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The Decline of the Western Tourist

Citizens of China, India, and other emerging markets are traveling for pleasure in ever greater numbers — and the rest of the world is competing for their money.

Chinese women with flotation rings adorned with colours of the US flag stand on the beach in Qingdao, eastern China's Shandong province on July 24, 2015. AFP PHOTO / FRED DUFOUR        (Photo credit should read FRED DUFOUR/AFP/Getty Images)
Chinese women with flotation rings adorned with colours of the US flag stand on the beach in Qingdao, eastern China's Shandong province on July 24, 2015. AFP PHOTO / FRED DUFOUR (Photo credit should read FRED DUFOUR/AFP/Getty Images)

Tis the season to go to Ibiza. Or Bali. Or Miami, or maybe just pack the car, round up the kids, and go to a nearby beach. August is, after all, vacation month in much of the Western world and is also vital to the bottom line of the global travel industry, one of the most unheralded economic engines in our world today.

Those sunburned Germans on Thai beaches, British package tourists in Dubai resorts, or selfie-taking Americans in Venice are not only having a holiday but contributing to the global economy. According to the World Travel & Tourism Council, the industry accounts for more than 10 percent of global GDP and nearly 300 million jobs.

But the picture we get of global travel from glossy magazines — of mostly white Westerners experiencing “exotic” locales — fails to capture the biggest story in travel over the last decade: the rising tide of international travelers from the emerging world. The rise of “the rest” is now a travel story, too — and a potentially transformative one.

As middle classes grow across emerging markets, they have developed the middle-class taste for a holiday. According to a wide-ranging Credit Suisse survey, most people in emerging markets rank spending on holidays at or near the top of the list of things they aspire to spend money on. From China to South Korea, Malaysia to India, Asia is witnessing an international outbound travel boom.

As with all emerging market trends, China is the leader. According to the U.N. World Tourism Organization (UNWTO), the number of Chinese outbound travelers hit some 135 million last year. The Chinese traveler has surpassed the American traveler as the biggest force in the industry, beating Americans in total outbound numbers and in spending. Last year, according to the UNWTO, Chinese international travelers spent $261 billion — larger than the entire GDP of Greece or Portugal.

A rising number of those travelers have come to the United States, spending some $33 billion in 2016, according to the U.S. Commerce Department. The Chinese — thousands of miles away — are well on their way to becoming the third-largest visitor group to the country, after Canadians and Mexicans, respectively.

While President Donald Trump rails about the U.S. trade deficit with China, U.S. travel industry professionals are busy wooing Chinese travelers. At travel industry conferences in the United States, there is the inevitable breakout session on “how to attract the Chinese traveler.” The one-word answer is: shopping. According to the Commerce Department’s National Travel and Tourism Office, shopping ranks No. 1 among traveler priorities, followed closely by sightseeing and fine dining. The Chinese traveler also tends to favor the coasts, with California and New York the No. 1 and No. 2 states, respectively, accounting for some 70 percent of all market share. Los Angeles is the most oft-visited city, according to Commerce Department numbers.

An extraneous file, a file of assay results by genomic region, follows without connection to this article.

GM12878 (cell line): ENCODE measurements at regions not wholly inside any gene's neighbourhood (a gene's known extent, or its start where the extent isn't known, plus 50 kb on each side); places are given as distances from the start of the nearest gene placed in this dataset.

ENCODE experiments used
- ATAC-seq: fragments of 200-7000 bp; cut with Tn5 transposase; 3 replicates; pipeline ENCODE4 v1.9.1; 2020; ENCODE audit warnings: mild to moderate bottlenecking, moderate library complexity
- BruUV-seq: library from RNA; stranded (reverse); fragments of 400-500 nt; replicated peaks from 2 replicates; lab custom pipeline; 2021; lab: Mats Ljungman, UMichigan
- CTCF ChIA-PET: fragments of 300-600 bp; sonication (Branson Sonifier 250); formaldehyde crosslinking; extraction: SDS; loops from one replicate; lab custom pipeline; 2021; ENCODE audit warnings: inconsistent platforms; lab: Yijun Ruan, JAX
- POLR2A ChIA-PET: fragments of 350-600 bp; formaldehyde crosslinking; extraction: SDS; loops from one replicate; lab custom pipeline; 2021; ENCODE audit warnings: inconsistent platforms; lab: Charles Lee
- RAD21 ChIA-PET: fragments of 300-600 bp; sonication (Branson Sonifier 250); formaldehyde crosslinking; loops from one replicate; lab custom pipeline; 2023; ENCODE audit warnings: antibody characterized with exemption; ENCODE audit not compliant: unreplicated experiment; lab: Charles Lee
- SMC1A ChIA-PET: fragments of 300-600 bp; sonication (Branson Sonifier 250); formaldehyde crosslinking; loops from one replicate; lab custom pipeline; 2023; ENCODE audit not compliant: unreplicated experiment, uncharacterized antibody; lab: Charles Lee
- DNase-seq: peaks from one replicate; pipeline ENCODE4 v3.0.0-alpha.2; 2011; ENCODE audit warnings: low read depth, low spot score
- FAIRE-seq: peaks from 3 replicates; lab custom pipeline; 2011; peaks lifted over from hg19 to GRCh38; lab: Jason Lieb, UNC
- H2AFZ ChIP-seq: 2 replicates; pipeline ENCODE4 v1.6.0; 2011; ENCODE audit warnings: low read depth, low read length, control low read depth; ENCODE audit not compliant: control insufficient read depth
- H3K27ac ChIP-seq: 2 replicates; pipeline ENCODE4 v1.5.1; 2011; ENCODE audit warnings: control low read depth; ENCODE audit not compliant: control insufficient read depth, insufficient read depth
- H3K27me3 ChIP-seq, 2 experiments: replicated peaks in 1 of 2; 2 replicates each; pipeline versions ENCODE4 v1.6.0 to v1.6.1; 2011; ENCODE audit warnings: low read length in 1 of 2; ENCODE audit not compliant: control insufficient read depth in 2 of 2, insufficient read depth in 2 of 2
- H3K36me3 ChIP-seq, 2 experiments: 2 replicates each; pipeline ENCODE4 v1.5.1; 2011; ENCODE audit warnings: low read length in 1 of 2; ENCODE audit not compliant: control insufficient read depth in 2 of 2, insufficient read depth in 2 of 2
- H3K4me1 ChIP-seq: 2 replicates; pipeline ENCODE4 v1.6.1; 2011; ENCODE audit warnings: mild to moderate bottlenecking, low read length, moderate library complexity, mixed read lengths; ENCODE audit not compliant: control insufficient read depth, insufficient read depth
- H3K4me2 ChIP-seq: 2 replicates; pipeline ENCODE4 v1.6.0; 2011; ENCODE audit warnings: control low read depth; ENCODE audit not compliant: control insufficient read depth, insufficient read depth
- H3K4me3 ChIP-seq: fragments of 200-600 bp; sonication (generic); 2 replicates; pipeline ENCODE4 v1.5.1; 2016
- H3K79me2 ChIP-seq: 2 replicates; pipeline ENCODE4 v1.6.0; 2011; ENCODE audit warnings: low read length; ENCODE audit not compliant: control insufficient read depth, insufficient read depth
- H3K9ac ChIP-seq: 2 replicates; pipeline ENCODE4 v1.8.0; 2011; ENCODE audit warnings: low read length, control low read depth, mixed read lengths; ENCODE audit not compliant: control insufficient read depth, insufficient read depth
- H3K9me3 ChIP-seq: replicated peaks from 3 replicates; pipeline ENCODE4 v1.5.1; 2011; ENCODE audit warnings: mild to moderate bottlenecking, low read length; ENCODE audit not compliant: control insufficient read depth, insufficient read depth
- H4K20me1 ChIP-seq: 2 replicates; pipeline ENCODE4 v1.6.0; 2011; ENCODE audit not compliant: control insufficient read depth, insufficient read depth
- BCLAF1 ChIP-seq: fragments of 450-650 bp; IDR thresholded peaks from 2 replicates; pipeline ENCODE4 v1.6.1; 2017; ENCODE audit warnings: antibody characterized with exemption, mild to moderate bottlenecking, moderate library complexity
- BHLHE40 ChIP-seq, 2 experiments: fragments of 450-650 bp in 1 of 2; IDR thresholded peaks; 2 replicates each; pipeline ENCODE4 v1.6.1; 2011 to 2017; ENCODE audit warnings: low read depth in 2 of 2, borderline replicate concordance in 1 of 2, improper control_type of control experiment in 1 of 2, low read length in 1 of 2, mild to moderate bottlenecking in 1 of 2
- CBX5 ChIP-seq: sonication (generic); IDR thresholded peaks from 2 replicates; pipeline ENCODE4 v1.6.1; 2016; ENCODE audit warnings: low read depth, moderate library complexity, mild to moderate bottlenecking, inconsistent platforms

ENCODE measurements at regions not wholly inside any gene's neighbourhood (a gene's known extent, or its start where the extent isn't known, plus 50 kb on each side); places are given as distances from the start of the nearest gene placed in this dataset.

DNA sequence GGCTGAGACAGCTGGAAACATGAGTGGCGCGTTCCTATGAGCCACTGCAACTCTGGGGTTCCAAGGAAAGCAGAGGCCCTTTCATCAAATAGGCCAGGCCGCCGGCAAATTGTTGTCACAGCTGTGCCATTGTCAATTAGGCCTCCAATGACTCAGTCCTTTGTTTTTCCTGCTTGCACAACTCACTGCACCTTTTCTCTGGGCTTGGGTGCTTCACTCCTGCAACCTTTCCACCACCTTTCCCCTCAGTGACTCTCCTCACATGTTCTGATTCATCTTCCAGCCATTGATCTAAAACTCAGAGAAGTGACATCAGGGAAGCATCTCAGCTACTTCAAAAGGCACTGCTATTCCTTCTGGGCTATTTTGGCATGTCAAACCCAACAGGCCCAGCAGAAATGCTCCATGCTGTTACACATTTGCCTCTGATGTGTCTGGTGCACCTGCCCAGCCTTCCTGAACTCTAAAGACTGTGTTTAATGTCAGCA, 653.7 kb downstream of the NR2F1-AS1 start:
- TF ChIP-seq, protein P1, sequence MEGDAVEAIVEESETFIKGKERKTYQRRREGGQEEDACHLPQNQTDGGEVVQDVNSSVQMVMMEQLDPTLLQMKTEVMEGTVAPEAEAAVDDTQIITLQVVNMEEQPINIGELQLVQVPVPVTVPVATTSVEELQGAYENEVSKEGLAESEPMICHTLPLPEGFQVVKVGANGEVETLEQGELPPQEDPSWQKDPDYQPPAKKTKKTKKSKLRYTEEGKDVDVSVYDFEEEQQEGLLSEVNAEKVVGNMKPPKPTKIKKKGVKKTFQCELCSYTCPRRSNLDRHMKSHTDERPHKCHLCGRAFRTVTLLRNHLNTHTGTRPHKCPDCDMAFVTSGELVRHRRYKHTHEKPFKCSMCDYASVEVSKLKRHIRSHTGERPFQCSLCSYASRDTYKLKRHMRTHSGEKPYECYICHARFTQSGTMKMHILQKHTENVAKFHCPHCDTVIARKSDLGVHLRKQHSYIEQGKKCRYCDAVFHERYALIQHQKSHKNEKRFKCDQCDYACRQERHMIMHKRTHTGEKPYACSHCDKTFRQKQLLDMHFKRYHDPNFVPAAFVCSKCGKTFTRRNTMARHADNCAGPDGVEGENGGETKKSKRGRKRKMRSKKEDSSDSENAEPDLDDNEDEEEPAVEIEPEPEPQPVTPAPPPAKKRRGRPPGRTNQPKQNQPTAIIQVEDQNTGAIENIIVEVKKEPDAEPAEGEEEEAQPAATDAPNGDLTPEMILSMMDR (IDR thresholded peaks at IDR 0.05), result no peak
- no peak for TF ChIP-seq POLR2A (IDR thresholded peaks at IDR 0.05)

U.S. hotels were early pioneers in catering to Chinese tourists with tea kettles, Chinese-language menus, and familiar food items such as congee (rice porridge) and noodles showing up in hotel restaurants. This month, Maryland-based Marriott International announced a joint venture with the Chinese e-commerce behemoth Alibaba Group targeting the Chinese consumer. Alibaba, the world’s sixth-largest retailer, also owns Alipay, the online payments service that conducted $1.7 trillion in transactions last year (yes, trillion). Marriott is not alone. Caesars Palace in Las Vegas allows its Chinese guests to pay for their rooms on China-based WeChat’s digital payments platform, Alipay’s main competitor. Meanwhile, Virginia-based Hilton Worldwide has launched a Chinese-targeted program known as “Hilton Huanying,” derived from the Chinese word for “welcome.”

India, too, is rising in international travel. From some 20 million international travelers today, the UNWTO sees a possible 50 million Indian travelers by 2020. India’s young population and growing middle classes ensure a steady stream of outbound travelers. Top travel destinations include Singapore, Dubai, Bangkok, Paris, London, and New York. Countries such as Jordan, Australia, and Israel are also making it easier for Indians to get visas.

Indian travelers to the United States broke the million mark in 2015 and now number 1.1 million. Since 2009, the U.S. market has seen a 113 percent rise in the number of Indian travelers, according to the Commerce Department’s India report, though these numbers are tilted more toward business travelers than leisure ones. Like Chinese leisure travelers, Indians cite shopping and sightseeing as the top two reasons for leisure travel to the United States.

All told, Asia’s large economies could spend up to $365 billion annually in travel by 2025, according to figures provided by Visa. That’s triple the amount forecasted to be spent by American travelers in the same year, and Asia’s dominant demographics suggest this gap will likely widen. By 2030, nearly 60 percent of the world’s population will live in Asia. Add Africa to the mix and you have some 77 percent of the world’s population in those two regions.